Sermon 10.08.17 * Matthew 21: 33-46 * MLC Pentecost 18
“It’s when we face for a moment the worst our kind can do, and shudder to know
the taint in our own selves, that awe cracks the mind’s shell and enters the heart:
not to a flower, not to a dolphin, to no innocent form
but to this creature vainly sure it and no other is god-like, God
(out of compassion for our ugly
failure to evolve) entrusts, as guest, as brother, the Word.” Denise Levertov
I’m reading this honest poem in a new way after this past week. Phrases such as…the worst our kind can do…the taint in our own selves…sound truer and closer to home than ever.
A violent, heartbreaking week for our country, specifically for concert goers in Las Vegas and their families. A week like so many weeks that we have heard of and mourned and with confusion and division moved on from. And the gospel story before us today is also, very violent. This is the year of the gospel of Matthew and if I’m really honest, I would say this is the gospel I struggle with the most — there is a curtness and rough edge to Matthew’s writing and in some places, like today, reckless violence that just feels all too familiar right now.
From mid-summer all the way to Advent we are moving through a very long sermon, or teaching, or rant maybe of Jesus. We’ve heard about humility and the cost of sin. Jesus has taught on the dire need for forgiveness and railed against the many ways we dishonor one another. We’ve heard parables on riches on earth versus riches in heaven, then all these stories set in the vineyard, mixed with the foretelling of the cross and a move into Jerusalem. And then, then, we have this week’s violent, confusing parable.
As people who walk this earth and attempt to walk by faith, we carry the threats both of our violently bound existence on our shoulders, in our hearts and feel this urgency to do better, to do more, to heal ourselves and each other faster. How can we hear of the special education teacher, the single mother, a police officer, fathers, finances, all gunned down and how can we hear of the hundreds who will carry the scars of threat and violence for the rest of their lives — how can we not be holding the weight of violence and fear already? We are fearful that this ugliness, the worst of us is tainting the most beautiful rights and colors of our nation.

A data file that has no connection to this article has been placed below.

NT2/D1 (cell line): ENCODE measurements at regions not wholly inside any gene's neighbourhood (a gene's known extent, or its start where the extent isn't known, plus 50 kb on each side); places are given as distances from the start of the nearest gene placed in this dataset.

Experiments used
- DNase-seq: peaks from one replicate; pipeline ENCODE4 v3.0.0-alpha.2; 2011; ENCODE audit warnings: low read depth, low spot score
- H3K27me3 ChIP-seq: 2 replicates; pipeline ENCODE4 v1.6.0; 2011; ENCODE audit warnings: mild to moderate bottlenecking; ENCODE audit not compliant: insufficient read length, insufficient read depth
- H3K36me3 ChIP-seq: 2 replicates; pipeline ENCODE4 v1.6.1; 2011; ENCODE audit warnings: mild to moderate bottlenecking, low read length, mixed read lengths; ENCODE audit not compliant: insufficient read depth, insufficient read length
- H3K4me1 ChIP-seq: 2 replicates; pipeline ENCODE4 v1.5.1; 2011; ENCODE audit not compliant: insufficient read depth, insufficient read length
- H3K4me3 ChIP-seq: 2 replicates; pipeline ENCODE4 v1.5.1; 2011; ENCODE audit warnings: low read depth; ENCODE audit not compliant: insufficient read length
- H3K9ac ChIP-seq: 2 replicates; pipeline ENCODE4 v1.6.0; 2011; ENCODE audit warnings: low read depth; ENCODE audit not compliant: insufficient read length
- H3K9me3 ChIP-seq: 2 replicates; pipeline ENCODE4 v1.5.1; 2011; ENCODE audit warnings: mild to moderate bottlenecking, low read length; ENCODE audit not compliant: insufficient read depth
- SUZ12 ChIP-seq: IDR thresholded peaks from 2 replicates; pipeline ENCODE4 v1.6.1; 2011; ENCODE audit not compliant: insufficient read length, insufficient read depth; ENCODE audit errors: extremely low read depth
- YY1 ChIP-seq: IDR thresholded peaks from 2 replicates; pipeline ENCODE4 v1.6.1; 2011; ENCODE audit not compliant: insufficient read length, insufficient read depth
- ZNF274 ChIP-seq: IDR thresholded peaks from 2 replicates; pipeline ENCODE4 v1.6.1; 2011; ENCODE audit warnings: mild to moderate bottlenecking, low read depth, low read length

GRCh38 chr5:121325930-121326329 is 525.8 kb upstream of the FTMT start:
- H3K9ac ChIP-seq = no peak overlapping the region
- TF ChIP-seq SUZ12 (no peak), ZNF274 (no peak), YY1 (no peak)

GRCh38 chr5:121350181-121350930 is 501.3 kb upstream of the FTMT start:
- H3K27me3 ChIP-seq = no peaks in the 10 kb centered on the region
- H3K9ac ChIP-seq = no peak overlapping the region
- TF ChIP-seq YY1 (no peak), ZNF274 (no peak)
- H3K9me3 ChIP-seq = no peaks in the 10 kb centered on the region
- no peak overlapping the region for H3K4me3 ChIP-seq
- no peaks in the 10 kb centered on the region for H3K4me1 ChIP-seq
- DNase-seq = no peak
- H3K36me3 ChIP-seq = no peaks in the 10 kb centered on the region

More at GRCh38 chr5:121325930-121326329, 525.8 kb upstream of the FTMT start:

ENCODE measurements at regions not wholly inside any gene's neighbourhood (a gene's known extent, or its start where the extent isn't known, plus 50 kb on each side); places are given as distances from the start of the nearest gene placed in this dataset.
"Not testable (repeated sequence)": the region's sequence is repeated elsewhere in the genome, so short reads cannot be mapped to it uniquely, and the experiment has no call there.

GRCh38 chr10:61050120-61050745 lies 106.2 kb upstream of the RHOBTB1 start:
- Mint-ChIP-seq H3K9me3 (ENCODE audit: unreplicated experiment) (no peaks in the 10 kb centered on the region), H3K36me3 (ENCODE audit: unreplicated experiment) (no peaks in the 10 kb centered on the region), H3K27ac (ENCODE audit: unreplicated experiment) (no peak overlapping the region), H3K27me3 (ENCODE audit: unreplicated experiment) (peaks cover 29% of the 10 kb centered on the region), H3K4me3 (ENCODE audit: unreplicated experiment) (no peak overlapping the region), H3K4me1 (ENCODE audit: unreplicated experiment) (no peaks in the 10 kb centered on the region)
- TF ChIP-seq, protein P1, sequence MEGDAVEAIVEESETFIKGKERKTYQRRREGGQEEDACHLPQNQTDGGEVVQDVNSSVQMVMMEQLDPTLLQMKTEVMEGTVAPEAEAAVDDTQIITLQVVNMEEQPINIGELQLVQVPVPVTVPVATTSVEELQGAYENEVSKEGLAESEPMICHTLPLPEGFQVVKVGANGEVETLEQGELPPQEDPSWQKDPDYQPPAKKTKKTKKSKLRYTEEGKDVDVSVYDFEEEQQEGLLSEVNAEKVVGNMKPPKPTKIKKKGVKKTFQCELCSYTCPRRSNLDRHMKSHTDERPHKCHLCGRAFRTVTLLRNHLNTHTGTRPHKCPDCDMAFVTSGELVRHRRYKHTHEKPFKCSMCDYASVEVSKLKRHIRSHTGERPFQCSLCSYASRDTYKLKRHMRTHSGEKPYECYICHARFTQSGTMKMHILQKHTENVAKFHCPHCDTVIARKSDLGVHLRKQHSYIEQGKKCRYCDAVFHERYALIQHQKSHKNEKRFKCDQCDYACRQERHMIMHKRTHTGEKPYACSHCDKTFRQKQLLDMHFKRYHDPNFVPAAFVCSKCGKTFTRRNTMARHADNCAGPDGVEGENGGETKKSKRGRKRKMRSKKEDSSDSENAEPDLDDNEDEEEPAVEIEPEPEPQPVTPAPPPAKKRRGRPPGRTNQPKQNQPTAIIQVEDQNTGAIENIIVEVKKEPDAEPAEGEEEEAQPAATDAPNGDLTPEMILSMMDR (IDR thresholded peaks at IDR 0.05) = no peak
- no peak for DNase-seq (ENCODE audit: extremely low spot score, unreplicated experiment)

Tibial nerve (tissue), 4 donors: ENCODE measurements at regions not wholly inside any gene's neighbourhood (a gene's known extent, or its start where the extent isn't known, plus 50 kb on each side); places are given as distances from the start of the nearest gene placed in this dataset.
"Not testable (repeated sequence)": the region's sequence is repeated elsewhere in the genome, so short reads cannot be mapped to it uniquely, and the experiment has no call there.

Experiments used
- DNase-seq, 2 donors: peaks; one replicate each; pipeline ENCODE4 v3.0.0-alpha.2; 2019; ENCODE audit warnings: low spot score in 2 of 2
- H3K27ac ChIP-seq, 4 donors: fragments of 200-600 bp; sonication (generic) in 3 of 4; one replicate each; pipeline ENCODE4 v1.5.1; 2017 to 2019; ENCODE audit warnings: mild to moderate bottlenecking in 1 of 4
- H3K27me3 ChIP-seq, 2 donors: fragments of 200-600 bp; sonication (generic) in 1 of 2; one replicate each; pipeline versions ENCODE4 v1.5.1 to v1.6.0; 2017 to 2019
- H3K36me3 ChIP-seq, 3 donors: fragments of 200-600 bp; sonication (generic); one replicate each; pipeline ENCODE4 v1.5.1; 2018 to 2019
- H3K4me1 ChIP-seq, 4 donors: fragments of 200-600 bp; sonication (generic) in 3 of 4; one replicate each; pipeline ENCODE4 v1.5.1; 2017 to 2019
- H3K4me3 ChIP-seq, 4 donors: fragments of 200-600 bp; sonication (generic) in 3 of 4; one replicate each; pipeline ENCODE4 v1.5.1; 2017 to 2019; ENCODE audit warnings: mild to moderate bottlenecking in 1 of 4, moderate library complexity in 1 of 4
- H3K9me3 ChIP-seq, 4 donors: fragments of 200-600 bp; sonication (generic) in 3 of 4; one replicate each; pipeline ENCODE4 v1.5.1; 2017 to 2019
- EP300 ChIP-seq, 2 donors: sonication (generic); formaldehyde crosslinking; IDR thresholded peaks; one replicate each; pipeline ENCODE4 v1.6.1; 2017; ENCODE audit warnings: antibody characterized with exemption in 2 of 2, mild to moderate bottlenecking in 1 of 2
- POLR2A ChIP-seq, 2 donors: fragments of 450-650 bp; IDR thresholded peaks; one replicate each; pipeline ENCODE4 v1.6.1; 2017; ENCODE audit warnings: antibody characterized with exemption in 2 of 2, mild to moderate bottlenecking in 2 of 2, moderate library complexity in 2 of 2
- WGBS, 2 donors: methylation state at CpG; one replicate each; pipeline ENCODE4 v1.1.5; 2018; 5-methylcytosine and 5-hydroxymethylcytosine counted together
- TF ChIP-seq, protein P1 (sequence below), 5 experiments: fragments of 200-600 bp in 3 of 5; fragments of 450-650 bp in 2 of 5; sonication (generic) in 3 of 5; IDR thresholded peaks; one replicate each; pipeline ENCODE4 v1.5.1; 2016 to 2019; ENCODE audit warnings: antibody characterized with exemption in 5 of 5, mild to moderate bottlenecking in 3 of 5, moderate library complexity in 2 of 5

I certainly have been feeling that weight and carrying some of those fears this week. So, when I turned to this portion of Matthew’s gospel and read this violent parable, it felt like Divine salt in my mortal wounds. In another context I think there is a somewhat easy and aggressive sermon that would preach. “Be a church that bears fruit…or else!” Or a message about tending to the kingdom of God work and not hoarding the harvest, or a message about not allowing violence, intolerance, and greed mark our church community and individual lives. Focusing only on the violence, only the reckless decisions of the steward of this vineyard is the more obvious take away from Jesus’ words. And yet today, I think our sorrowful boats are full to overflowing and we need not take on more tumultuous water.
Every day that we draw breath we have an eternal strength and hope within us and around us. We, God’s daughters and sons, have hope that is strong and love that is present even in the middle of our threatening, violent week and evening the middle of our threatening, violent gospel reading. Don’t miss this! Do not stop at the easy take away of fear and violence. Dwell longer with God’s Word to see the persistent, long-reaching, eternal, creative hand of God at work.